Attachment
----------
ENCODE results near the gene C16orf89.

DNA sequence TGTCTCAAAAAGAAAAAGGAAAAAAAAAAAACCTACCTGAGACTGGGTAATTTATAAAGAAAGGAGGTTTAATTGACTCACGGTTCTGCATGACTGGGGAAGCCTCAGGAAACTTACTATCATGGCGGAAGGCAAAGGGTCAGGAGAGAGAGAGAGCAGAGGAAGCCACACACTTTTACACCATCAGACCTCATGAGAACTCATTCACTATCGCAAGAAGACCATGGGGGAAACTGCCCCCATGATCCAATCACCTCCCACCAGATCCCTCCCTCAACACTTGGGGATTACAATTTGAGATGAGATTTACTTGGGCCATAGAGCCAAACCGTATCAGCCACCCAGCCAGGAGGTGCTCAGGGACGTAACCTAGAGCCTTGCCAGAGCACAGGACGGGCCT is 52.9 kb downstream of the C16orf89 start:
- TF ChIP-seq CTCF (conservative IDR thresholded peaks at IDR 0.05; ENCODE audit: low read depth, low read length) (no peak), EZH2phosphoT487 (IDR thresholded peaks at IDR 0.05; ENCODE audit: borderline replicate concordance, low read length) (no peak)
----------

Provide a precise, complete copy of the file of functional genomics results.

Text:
ENCODE results near the gene C16orf89.

DNA sequence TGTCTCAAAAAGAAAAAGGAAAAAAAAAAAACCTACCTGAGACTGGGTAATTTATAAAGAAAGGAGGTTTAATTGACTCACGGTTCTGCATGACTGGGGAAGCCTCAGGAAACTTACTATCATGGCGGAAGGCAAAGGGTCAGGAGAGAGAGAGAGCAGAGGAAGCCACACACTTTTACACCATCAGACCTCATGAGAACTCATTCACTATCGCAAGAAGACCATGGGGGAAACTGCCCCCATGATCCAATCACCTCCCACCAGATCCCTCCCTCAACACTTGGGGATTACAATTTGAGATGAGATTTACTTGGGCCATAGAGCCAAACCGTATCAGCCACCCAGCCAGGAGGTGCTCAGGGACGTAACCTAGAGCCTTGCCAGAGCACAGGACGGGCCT is 52.9 kb downstream of the C16orf89 start:
- TF ChIP-seq CTCF (conservative IDR thresholded peaks at IDR 0.05; ENCODE audit: low read depth, low read length) (no peak), EZH2phosphoT487 (IDR thresholded peaks at IDR 0.05; ENCODE audit: borderline replicate concordance, low read length) (no peak)